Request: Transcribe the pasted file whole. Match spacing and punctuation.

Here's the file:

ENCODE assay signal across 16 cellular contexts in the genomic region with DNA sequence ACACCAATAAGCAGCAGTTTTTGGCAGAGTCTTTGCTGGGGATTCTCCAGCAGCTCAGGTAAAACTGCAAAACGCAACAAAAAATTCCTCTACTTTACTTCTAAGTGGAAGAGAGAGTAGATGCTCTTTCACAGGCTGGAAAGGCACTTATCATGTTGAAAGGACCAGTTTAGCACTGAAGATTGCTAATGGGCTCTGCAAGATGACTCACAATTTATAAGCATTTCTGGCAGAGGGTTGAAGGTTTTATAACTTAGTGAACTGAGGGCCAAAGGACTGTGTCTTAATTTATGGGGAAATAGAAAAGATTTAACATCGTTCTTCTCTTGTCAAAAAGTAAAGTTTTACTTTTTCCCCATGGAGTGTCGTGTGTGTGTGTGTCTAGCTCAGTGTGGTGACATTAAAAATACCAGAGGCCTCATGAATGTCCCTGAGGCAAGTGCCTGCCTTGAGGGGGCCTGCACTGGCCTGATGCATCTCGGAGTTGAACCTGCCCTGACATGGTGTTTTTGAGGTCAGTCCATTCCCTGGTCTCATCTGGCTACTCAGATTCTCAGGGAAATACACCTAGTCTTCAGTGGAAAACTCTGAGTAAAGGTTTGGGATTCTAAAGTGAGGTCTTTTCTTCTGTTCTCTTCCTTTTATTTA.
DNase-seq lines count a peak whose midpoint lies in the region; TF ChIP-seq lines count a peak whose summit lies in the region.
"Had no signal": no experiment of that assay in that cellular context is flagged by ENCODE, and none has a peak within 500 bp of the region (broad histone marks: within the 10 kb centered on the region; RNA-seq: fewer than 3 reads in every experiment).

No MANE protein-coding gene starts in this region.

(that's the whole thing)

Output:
ENCODE assay signal across 16 cellular contexts in the genomic region with DNA sequence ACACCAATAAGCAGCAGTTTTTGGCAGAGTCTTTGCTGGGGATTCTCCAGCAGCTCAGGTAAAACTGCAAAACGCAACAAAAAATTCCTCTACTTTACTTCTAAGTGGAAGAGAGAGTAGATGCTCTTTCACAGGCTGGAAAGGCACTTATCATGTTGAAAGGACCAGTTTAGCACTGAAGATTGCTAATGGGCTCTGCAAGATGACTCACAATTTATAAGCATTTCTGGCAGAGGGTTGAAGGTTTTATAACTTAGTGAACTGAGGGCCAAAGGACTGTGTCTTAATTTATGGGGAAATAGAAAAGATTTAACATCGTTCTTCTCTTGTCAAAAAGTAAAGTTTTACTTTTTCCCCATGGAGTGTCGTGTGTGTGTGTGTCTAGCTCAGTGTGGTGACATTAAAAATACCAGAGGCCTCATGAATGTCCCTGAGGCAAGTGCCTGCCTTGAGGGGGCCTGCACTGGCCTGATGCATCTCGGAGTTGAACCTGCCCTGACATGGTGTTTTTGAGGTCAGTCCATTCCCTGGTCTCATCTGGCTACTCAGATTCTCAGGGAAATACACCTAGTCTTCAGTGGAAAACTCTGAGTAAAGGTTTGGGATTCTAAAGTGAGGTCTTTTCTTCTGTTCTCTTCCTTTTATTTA.
DNase-seq lines count a peak whose midpoint lies in the region; TF ChIP-seq lines count a peak whose summit lies in the region.
"Had no signal": no experiment of that assay in that cellular context is flagged by ENCODE, and none has a peak within 500 bp of the region (broad histone marks: within the 10 kb centered on the region; RNA-seq: fewer than 3 reads in every experiment).

No MANE protein-coding gene starts in this region.